One of the biggest complaints that we’ve ever heard from both stylists and clients is that an inch is not an inch, when you’re sitting in a hair salon. You would think that by giving a precise level of measurement (like 1 inch) would assure that you are both in agreement on the amount of hair to be removed or preserved. Unfortunately, this is not always the case. Most of us have different ideas on how big an inch actually is. Try it for yourself with your thumb and forefinger; let’s see what happens.
Now grab a ruler (or a tape measure) and compare. Depending on where you landed with our finger/thumb exercise, this could be quite a bit larger or smaller than you originally thought.
If you are trying to communicate a small change in hair, descriptive terms can be tricky. Short of pulling out a tape measure at every appointment, there are a few ways to make sure that the client and the stylist are on the same page, before any cuts are made or color is applied.
“Just take off a little bit. I only need a trim.”
A “little bit” and a “trim” are not units of measurement. As such, trim amounts are completely individual to each client. The amount of hair that needs to be removed during a trim is dependent on the amount of damage to the hair. Trimming removes split ends, preventing the split from travelling further up the hair shaft and causing the entire strand to weaken, and there is no one size fits all when it comes to split ends. If the hair is well maintained and trimmed regularly, you could get away with as little as ¼ of an inch removed.
A clearer way of communicating hair length is to demonstrate, either by using your hands to show whether the hair should ideally fall, or with the hair itself. Pull it up to the point that you would like it to lay and it should eliminate all confusion in regards to amounts. This is also a great way to visualize what the end result will be, not on a celebrity or model in a magazine, but on the hair of the person who will actually be wearing the cut.
“I just want a couple of layers.”
This is a tough one, so sit down, because we are going to try to let you down gently. There is no such thing as a “couple of layers.” Having two layers cut into your hair does not give you a hairstyle; it gives you two odd looking pieces of hair. Usually, this type of request can be translated to mean more movement and less bulk, without looking choppy. In this instance, a photo of the desired cut can come in handy. Layering techniques vary with different hair types and cuts, but both razor and point cutting can accomplish the main objectives of layers without being too noticeable. “Invisible layers” are often a good choice for those who want the benefits of layering, without being able to see the layers themselves. Essentially, the invisible layering technique uses a high elevation and razor cutting to achieve layers that blend together that are also difficult to spot.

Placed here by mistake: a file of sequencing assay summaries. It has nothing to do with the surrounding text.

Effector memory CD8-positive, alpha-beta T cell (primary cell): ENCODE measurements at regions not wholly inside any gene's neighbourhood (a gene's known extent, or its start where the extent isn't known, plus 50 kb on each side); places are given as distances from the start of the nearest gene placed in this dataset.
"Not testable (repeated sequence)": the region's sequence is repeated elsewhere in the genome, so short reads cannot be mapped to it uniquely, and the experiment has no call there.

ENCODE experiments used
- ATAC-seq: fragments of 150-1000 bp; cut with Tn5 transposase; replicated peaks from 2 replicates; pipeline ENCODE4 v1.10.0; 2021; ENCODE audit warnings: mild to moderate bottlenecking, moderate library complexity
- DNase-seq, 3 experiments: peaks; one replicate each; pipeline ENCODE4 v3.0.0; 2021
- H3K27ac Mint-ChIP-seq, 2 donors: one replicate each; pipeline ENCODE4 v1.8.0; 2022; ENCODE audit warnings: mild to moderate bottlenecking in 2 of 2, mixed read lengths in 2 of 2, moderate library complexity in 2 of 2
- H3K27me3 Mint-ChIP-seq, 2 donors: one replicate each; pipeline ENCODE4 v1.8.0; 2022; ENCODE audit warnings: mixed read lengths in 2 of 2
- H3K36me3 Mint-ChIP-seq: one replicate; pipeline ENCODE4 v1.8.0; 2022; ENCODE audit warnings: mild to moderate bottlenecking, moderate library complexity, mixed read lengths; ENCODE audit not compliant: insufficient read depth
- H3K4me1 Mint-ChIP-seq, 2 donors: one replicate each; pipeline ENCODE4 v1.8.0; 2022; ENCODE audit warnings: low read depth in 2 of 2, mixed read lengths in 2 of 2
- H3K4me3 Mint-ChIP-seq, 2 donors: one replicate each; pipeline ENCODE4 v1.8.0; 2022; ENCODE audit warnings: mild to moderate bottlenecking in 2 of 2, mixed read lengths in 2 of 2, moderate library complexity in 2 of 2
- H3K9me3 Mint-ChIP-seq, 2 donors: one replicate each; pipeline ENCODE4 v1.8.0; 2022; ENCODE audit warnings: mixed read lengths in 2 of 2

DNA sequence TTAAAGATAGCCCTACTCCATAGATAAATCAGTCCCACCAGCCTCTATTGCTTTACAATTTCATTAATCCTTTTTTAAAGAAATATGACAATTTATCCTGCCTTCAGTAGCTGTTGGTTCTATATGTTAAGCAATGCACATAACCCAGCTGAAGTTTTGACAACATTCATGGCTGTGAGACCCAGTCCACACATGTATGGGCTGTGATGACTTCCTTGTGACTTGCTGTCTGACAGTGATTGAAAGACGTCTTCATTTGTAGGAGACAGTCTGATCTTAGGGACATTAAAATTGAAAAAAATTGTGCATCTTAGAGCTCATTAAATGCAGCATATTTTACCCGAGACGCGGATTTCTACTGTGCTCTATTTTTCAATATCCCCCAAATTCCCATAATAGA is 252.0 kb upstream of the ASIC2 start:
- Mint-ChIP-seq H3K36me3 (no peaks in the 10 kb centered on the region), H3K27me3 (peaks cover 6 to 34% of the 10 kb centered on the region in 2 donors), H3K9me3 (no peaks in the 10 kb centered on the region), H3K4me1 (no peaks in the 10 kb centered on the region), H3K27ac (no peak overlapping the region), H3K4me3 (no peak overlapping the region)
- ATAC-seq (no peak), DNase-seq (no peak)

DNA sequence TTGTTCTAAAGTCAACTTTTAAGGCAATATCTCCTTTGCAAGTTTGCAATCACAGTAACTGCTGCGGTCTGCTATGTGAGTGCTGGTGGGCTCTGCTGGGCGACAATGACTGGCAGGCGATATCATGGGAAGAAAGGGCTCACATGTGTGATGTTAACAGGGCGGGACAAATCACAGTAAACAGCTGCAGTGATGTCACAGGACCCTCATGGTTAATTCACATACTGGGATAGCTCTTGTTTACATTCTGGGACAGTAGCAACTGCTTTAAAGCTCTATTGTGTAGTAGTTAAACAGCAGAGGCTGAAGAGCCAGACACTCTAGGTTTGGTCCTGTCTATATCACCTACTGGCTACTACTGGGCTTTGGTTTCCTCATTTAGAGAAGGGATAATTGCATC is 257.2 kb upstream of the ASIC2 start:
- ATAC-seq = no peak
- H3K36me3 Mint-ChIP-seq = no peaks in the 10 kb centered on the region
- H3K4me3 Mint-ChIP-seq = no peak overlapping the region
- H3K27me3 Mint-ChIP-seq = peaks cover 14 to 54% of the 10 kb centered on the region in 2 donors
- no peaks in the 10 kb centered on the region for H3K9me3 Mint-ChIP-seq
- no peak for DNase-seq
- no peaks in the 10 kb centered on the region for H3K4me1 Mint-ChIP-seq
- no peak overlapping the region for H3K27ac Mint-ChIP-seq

And its sister request…
“I just need one or two highlights.”
Basically what this translates to be is more dimension without a lot of application. Most of the time the proper amount of dimension and “skin brightening” requires at least a full set of highlights placed around the crown. However, this completely depends on the starting level of the hair, and whether or not it has been previously highlighted. In some cases, where there is already quite a bit of existing dimension, you can get away with applying 4-6 highlights around the face, and it will still have a noticeable effect.
If a little brightening and still looking natural is what is actually being requested, try balayage. This hair painting technique produces beautiful, bright, colors that are more blended into the natural color, making it less noticeable. The upkeep on balayage is also a little less intense, due to the blending technique, which could help offset any cost concerns as well. While the upfront costs of a balayage service are considerably more than a few face-framing highlights, the time between maintenance appointments is longer, which is a savings in the long run.
The take away from the small change requests is that it’s often not about the actual look, but more about understanding the desired end result and working backwards to find a solution. A dramatic change doesn’t always require a major overhaul, but in order to deliver on what a client is truly looking for, a thorough consultation is needed. No matter what side of the chair you are on, by paying close attention to subtle clues like body language, visual examples and trigger words used during explanations, it’s easy to cut down on potential miscommunications, leaving both parties perfectly satisfied.